THE PLAYERS: Rhys Green, artistic director of Black Ensemble Theatre, has assembled an outstanding cast, and they bring all the fire, energy, music and sexuality that the text demands. Anthony Drummond is brashly seductive and irresistible as the dreamer Floyd, and Yolanda Franklin, getting dramatically stronger all the time, is lovely and coy as ever-hopeful Vera, who still believes in the possibility of change. Ida Rhem plays hearty, earthy, no-nonsense Louise with gusto, and her singing is superb (she’ll play the title role in Ma Rainey’s Black Bottom, the Project’s December reading). Floyd’s two musical sidemen are portrayed by the formidable, credible Grandison Phelps III as the quick-tempered harmonica player, Canewell, and Walter Murray as the laid-back drummer, Red, who can identify a rooster’s birthplace by his crow. Che Lyons effectively brings the sultry, sexy edge of Louise’s niece, Ruby, to life. Mark Christopher Lawrence has the toughest job, the role of Hedley, a sort of idiot savant who’s turned his back on the white world, and has big plans (to be “a Big Man”). Lawrence attacks the part with ferocity. Don Loper serves well as narrator. The evocation of time and place is palpable, like being immersed in the blues. You don’t need props or scenery. Just lose yourself in the music, the rhythm and the language.
THE LOCATION: Oct. 30 at Horace Mann Middle School ( 4345 54th St , 92115)
THE BOTTOM LINE: BEST BET
I caught a matinee performance of Oliver!, the Lionel Bart musical based on Dickens’ “Oliver Twist.” The family-friendly show that opened in London in 1960 and in New York in 1963 is now being presented by the *J* Company at the La Jolla JCC. The cast contained 70 kids, from age 7 to 18, including sdtheatrescene’s own Alice Cash, about whom all the backstage mothers were chattering (“Oh! She’s the best!”). Director Joey Landwehr deserves a medal for traffic control alone. The youthful performers are very cute, and some are very talented. Alice is great as nasty, scowling but flirtatious Widow Corney, and she exhibits one of the show’s strongest (and most consistently on-pitch) voices. She also knows how to project. Many of the youngsters, who take classes through the *J* Company program, could use concentrated work on articulation and rate; no matter how much they try to employ lower-class English accents (and for some, that was a lot – like the adorable Artful Dodger, whose dialect was so thick and authentic he was virtually unintelligible), they almost all slurred and/or rushed their words. As Nancy , Jamie Bock is very powerful, both in voice and emotional credibility. Matt Maretz’s Fagin had some wonderful moments, as did Josha Shtein’s colorful Dodger. And as Oliver, 10 year-old Myles Collinson displayed a beautifully clear soprano. There were frequent mic problems, and the fact that only the leads were amplified made the ensemble sound weak, despite their hefty numbers. Musical director Rayme Sciaroni headed a 10-piece orchestra that provided strong backup and some unpredictable arrangements. Prior to the action of the play, it was positively inspired to start with a rousing rendition of Pink Floyd’s “Another Brick in the Wall” (“We don’t need no education… Hey! Teacher! Leave us kids alone!”).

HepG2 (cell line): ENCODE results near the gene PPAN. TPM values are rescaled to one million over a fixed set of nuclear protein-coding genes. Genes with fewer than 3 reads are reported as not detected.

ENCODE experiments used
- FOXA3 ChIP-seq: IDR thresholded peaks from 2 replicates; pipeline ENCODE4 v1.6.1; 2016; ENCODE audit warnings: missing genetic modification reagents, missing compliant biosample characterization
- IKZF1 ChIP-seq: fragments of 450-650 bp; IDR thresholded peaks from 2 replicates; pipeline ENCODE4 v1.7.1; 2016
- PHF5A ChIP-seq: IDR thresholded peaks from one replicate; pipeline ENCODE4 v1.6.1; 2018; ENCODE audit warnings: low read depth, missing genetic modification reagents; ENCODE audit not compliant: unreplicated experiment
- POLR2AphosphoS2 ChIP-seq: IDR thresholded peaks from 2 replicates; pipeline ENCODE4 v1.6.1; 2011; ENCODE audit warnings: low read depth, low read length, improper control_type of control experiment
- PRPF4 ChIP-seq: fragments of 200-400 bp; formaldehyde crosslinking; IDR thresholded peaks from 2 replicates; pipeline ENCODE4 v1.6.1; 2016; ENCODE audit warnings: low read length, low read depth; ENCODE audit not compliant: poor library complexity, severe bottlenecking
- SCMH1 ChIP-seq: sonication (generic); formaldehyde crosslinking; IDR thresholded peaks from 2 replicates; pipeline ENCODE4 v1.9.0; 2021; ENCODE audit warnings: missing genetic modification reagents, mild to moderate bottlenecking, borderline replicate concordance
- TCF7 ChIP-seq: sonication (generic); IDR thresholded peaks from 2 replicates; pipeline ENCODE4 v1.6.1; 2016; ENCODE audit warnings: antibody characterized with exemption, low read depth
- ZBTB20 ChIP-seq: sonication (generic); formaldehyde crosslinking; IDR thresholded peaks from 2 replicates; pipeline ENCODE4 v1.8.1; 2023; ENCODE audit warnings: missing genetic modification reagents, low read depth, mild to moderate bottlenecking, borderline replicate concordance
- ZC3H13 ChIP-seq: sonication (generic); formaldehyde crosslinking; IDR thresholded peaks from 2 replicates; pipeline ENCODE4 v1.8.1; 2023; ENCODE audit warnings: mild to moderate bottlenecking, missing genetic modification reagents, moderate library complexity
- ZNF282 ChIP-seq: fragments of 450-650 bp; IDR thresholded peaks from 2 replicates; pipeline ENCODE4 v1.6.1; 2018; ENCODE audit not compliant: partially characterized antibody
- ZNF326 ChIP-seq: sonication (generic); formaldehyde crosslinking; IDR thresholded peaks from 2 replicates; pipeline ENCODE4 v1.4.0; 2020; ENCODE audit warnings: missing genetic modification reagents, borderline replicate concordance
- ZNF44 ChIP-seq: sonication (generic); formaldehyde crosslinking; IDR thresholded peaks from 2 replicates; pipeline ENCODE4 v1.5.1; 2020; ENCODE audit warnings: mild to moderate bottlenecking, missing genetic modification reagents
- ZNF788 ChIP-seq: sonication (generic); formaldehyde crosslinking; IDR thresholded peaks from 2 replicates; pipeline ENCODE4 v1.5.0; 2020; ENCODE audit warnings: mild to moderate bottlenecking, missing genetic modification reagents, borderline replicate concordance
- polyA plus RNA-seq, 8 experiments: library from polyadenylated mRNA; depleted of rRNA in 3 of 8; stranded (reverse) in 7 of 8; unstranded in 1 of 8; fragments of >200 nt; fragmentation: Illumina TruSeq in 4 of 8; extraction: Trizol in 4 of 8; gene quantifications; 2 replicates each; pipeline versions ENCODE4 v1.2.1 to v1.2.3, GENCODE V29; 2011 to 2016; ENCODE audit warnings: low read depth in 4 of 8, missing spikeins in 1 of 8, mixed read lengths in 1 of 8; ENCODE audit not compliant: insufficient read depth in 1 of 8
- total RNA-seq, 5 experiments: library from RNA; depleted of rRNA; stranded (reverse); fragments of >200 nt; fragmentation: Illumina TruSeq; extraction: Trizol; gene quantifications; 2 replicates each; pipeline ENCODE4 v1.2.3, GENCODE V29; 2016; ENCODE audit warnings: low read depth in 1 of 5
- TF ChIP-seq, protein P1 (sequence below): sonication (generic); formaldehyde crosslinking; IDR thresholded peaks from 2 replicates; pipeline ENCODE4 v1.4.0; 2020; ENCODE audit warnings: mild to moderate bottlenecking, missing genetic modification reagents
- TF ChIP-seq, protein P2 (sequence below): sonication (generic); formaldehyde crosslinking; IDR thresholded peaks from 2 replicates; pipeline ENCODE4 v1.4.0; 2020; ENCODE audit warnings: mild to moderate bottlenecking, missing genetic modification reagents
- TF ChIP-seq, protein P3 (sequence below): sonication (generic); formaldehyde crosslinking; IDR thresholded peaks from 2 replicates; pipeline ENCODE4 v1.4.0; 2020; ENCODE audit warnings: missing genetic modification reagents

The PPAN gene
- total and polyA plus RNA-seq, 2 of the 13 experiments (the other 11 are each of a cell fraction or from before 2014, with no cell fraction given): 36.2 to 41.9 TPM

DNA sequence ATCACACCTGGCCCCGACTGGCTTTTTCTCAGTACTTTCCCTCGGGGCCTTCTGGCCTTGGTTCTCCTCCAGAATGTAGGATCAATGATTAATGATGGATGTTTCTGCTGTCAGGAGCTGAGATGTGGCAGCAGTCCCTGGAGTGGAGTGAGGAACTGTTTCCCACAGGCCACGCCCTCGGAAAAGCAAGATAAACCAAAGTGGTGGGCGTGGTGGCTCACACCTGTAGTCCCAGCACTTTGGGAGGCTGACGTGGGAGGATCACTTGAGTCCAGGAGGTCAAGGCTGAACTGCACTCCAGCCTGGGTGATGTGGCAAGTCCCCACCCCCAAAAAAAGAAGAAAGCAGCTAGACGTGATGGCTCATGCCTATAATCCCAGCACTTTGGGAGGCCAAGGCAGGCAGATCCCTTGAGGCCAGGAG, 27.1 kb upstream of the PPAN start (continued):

Next up for the *J* Company, Yours, Anne, a musicalized version of the “Diary of Anne Frank.” An interesting piece, though it doesn’t seem like something to sing about.
THE LOCATION: The Lawrence Family Jewish Community Center in La Jolla , through October 29
CONNECTED AT THE HIP
The SHOW: Side Show, a quirky musical, inspired by the true story of a pair of Siamese twins. Book and lyrics by Bill Russell, music by Henry Krieger. When it premiered on Broadway in 1997, the show garnered four Tony nominations: Best Musical, Best Score, Best Book, and a unique joint nomination for Alice Ripley and Emily Skinner as Best Actress in a Musical for their portrayal of the conjoined Hilton Sisters
THE BACKSTORY: The real Daisy and Violet Hilton were born in Brighton , England in 1908, to a single barmaid named Kate Skinner. They were fused at the pelvis, literally joined at the hip, sharing blood circulation but no major organs. Skinner’s boss, Mary Hilton, apparently saw commercial potential in the girls, and effectively bought them from their mother. In Hilton’s family, they were physically abused, but taught to sing and dance. By age three, they were touring England , and eventually, Europe, Australia and the U.S. They were displayed in sideshows and tightly controlled by the Hiltons, who kept all the money the girls earned. Finally, in 1931, they sued their ‘manager’ (for $100,000) and went on the vaudeville circuit, where they met with success. Offstage, they were far less successful: numerous affairs and a couple of short marriages. In 1932, they starred as themselves in the film, “Freaks.” Eventually, the sisters settled in Miami , and opened a hamburger stand called The Hilton Sisters’ Snack Bar. In the 1950s, they tried Hollywood again, headlining in “Chained for Life.” Their last public appearance was at a drive-in movie theater in Charlotte , North Carolina . Their tour manager abandoned them there, and with no means of transportation or income, they were forced to take a job in a nearby grocery store. On Jan. 6, 1969, they were found dead in their home, victims of the Hong Kong flu. They were 61.
THE STORY: The musical story, told almost entirely in song, focuses on their extraordinary bond and bondage, which brings the twins fame but denies them love. It follows their progress around the vaudeville circuit during the Depression, up to the eve of their Hollywood debut. Along the way, they are consistently victimized by their managers. In the play, the two guys who pluck them from the sideshow and get them into vaudeville have fallen for the sisters, and almost marry them, but then back off, considering themselves “not man enough.” Ironically, the one man who truly loves Violet, their good buddy Jake, is rejected because of the color of his skin. He can’t understand how he can overlook their situation, but they can’t overlook his. Definitely the show’s most discomforting moment, one among many.